Experimental Trials

All five experimental trials were conducted in a random order, on separate days. Prior to commencement of each trial, participants completed a 5-min warm-up on a cycle ergometer at 75 W. Participants were then seated in an upright position on an isokinetic dynamometer. After all measurement devices were prepared, a total of 3 unilateral isometric knee extensions at maximal intensity were performed using the dominant leg. The greatest MVC was used to determine the load used during the subsequent exercise. The trial began 5 min after the completion of the MVC’s. In all trials, participants performed supervised unilateral rhythmic isometric knee extensions. Repetitions were performed at a fixed cadence (3-s contraction, 1-s relaxation) guided by visual prompts on the Biodex screen, informing participants when to contract and relax, as well as the intensity required to be maintained for each repetition. In each trial, the first and final repetition of each set required participants to perform a MVC. For the LL trial and all BFRE trials, an initial set of 30 repetitions, followed by 3 sets of 15 repetitions were performed with a 30-s rest between each set (Figure 1). For the HL trial, 4 sets of 8 repetitions were performed with 2.5 min rest between each set (Figure 1). Isometric exercise was chosen given the greater suitability for measurement of tissue oxygenation and fatigue during the experimental trials. In combination with the selected duty cycle and target intensity (20%) it was expected that this would not overwhelm any distinguishable effect of the different applied restriction pressures on the variables used to characterize the acute response to BFRE.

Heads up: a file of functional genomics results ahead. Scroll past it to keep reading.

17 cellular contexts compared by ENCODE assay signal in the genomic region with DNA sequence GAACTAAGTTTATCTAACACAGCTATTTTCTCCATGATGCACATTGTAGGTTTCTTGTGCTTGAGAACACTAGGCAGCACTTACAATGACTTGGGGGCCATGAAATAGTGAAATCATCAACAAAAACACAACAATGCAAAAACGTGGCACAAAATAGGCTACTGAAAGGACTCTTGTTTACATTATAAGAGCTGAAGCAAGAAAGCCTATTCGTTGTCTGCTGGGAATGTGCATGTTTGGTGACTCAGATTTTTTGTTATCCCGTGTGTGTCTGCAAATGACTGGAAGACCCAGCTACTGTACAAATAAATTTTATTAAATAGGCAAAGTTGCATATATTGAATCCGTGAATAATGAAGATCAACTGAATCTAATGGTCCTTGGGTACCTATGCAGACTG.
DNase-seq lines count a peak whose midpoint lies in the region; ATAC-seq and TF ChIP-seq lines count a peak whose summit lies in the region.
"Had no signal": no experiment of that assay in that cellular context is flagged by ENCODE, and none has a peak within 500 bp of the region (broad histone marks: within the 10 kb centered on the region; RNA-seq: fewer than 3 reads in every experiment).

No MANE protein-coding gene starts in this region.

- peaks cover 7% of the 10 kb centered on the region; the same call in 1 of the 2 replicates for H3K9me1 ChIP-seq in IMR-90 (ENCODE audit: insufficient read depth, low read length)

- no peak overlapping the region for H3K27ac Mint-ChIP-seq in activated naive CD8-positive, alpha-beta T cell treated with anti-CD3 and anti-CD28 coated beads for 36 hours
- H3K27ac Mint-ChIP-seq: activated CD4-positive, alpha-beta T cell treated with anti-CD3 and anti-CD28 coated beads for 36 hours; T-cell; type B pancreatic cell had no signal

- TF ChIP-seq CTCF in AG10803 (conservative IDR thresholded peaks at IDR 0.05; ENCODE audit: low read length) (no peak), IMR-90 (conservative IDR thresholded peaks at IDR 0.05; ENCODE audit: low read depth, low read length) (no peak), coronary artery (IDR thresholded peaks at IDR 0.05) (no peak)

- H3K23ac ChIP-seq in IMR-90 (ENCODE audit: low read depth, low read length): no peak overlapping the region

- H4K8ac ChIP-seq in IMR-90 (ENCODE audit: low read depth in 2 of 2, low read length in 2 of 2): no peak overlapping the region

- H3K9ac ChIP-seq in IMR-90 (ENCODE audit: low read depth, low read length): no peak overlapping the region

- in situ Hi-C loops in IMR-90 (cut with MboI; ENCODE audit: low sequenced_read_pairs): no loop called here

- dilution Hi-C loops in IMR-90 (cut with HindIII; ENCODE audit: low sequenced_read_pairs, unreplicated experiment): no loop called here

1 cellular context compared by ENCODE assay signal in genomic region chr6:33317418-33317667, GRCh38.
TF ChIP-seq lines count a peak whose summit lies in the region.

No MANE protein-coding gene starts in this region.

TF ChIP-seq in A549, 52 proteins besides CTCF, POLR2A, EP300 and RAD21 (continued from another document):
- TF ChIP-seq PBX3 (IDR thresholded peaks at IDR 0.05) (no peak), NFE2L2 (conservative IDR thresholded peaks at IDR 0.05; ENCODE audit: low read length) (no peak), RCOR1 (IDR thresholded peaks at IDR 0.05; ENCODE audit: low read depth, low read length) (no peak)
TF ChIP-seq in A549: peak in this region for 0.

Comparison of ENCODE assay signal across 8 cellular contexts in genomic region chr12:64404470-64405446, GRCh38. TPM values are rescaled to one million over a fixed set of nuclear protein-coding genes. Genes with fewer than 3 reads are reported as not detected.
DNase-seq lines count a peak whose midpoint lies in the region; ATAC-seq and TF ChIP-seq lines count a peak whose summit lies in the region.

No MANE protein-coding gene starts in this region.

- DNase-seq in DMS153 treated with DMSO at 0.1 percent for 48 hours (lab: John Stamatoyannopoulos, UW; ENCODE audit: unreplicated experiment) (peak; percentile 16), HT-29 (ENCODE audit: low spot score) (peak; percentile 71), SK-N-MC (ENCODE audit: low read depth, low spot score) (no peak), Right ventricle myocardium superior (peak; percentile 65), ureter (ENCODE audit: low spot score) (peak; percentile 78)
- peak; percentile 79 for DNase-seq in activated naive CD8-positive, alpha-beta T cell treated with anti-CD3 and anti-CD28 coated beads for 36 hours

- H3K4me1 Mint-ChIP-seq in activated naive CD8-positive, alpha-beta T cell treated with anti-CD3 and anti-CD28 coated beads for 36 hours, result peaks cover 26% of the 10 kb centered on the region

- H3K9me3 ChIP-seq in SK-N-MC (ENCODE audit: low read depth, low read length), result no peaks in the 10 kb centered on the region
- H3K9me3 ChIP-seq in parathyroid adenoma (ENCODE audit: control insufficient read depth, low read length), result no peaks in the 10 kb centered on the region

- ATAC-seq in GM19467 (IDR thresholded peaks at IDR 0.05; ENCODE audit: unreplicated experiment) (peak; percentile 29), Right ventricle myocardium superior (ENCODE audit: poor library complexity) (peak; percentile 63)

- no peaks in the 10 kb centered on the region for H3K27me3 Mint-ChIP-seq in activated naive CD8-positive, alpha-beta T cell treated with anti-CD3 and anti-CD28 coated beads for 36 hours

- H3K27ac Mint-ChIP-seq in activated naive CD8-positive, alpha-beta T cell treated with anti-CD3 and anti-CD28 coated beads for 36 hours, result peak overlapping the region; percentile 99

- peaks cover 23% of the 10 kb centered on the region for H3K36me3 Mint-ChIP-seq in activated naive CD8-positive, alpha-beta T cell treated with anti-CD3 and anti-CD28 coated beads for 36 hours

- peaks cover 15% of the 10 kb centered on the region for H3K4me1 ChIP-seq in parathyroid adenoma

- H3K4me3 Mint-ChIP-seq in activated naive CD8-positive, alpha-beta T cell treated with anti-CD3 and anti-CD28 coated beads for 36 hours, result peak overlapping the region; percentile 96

FIGURE 1
www.frontiersin.org